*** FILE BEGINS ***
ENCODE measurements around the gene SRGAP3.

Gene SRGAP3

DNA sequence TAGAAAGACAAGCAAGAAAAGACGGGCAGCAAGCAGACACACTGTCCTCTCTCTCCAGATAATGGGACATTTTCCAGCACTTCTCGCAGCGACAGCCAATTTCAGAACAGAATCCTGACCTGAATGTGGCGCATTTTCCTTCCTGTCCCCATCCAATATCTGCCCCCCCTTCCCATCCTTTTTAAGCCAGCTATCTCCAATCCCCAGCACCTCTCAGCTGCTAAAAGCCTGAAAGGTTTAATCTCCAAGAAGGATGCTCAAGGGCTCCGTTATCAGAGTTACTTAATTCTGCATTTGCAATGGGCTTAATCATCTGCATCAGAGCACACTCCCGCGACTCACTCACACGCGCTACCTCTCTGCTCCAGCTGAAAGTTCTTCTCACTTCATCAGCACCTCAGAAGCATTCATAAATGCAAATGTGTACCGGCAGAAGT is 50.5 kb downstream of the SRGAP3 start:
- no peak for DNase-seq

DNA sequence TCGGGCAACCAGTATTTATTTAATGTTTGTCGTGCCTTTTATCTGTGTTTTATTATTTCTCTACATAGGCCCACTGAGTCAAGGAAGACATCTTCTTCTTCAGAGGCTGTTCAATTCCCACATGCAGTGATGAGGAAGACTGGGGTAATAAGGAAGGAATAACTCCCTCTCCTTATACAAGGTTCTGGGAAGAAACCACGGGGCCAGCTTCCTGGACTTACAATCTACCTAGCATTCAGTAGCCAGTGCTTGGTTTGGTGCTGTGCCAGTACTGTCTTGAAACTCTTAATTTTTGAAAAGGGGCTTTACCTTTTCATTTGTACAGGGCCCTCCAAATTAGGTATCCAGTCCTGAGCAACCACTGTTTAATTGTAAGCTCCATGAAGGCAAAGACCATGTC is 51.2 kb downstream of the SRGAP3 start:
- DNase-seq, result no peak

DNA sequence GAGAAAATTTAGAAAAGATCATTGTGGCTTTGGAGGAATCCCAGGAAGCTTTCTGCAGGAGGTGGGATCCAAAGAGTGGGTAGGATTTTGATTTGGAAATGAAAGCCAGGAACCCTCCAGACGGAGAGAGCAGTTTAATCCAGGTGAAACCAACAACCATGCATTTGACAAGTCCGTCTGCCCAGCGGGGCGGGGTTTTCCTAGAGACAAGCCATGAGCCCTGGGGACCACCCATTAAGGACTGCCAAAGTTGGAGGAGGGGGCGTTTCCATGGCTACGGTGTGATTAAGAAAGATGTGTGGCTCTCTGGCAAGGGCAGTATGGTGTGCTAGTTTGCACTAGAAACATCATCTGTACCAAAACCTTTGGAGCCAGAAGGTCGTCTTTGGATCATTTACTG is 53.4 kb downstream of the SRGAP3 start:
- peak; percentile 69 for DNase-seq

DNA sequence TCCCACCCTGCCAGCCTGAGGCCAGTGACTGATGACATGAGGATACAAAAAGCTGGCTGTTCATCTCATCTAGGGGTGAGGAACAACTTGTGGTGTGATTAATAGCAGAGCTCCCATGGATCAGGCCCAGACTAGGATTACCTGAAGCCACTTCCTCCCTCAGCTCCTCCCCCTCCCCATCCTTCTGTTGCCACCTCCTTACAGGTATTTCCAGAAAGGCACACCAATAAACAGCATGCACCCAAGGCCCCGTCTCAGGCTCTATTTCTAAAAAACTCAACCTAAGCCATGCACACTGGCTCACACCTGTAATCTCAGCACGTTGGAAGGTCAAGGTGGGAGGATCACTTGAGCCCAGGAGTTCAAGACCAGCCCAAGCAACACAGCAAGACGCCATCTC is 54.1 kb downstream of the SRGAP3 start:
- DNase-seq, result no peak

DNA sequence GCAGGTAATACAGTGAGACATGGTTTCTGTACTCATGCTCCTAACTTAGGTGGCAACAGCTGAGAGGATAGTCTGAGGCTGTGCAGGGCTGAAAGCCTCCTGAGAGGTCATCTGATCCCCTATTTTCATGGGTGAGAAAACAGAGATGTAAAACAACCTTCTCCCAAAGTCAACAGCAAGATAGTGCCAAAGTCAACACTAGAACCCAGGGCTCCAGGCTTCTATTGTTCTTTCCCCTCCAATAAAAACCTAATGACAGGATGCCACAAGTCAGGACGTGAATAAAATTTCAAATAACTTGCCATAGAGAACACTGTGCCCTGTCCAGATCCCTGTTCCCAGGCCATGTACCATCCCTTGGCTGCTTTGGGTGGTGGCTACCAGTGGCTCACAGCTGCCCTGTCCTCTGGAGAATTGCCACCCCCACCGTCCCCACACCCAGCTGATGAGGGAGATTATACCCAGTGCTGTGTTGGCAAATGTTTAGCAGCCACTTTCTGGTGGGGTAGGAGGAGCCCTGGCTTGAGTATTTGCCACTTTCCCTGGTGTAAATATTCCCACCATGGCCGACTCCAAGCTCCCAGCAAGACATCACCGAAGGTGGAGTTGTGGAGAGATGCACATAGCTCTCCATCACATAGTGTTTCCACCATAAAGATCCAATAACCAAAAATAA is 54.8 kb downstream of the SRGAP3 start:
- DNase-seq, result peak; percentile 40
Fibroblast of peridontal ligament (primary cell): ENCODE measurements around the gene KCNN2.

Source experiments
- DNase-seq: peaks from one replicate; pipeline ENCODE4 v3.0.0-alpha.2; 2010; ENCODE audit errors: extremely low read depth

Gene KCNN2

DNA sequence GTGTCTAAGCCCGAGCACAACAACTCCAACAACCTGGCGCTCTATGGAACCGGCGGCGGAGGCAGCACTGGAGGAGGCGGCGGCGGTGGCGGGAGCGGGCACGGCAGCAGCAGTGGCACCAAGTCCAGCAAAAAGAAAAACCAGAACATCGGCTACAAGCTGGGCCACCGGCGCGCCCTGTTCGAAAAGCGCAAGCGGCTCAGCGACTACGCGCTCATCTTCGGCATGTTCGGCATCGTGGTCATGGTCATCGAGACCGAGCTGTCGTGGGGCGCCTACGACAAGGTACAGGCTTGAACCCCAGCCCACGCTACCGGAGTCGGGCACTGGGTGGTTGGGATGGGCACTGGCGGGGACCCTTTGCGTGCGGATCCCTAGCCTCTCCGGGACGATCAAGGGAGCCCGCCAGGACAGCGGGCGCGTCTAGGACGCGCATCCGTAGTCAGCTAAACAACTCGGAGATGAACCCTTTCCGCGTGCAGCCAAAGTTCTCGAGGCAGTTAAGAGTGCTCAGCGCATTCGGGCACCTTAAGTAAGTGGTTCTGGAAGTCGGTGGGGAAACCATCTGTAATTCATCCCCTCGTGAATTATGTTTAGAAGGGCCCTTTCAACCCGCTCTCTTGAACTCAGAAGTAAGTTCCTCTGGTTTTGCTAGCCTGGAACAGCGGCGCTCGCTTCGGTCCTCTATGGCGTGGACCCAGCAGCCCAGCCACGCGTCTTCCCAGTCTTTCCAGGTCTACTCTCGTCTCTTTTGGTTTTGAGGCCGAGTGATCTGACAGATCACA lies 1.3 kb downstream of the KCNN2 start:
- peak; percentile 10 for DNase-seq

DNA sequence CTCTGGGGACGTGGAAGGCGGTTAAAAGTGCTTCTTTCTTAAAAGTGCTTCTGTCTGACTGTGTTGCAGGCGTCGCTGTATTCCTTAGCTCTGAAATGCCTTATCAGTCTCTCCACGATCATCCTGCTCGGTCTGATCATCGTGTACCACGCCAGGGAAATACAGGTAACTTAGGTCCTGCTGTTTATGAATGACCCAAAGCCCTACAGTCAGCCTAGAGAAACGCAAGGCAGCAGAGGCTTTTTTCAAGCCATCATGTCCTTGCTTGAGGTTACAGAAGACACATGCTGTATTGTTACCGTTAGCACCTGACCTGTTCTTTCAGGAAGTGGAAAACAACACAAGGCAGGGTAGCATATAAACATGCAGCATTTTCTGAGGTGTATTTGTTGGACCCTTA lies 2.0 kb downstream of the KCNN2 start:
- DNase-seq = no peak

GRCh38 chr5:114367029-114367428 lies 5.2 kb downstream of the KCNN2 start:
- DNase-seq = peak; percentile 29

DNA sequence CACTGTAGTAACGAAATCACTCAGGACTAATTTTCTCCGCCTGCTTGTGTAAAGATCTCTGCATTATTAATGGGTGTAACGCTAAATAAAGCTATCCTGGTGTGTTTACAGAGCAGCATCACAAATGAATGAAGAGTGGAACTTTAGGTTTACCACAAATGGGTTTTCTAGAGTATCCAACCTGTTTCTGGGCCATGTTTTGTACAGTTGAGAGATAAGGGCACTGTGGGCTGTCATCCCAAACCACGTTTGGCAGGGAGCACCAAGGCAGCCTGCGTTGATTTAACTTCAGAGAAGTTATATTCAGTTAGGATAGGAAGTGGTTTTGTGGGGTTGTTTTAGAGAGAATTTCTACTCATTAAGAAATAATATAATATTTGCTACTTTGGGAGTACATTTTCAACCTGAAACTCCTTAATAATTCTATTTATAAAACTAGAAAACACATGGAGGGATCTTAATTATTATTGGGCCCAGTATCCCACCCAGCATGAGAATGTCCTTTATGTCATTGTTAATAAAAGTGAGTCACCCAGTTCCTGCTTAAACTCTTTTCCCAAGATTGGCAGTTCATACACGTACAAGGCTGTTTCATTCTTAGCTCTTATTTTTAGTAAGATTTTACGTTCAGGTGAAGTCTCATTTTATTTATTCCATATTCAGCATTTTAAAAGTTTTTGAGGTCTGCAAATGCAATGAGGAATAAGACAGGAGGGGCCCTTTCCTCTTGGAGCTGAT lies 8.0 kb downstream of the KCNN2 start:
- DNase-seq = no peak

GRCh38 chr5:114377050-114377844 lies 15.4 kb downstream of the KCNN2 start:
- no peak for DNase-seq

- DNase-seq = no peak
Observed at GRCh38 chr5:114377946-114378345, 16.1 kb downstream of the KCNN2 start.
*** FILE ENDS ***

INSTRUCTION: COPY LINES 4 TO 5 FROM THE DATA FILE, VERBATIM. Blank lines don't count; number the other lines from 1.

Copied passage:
- no peak for DNase-seq

DNA sequence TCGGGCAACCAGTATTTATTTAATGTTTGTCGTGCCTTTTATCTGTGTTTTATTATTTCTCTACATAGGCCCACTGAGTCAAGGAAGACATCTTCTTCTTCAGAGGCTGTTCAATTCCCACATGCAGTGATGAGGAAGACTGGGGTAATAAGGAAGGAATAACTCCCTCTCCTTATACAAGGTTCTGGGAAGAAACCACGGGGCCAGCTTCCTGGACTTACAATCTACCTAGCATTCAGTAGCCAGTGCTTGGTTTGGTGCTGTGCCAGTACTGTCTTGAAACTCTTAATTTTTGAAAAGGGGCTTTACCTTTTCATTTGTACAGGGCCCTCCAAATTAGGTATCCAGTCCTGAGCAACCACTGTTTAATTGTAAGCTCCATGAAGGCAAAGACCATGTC is 51.2 kb downstream of the SRGAP3 start: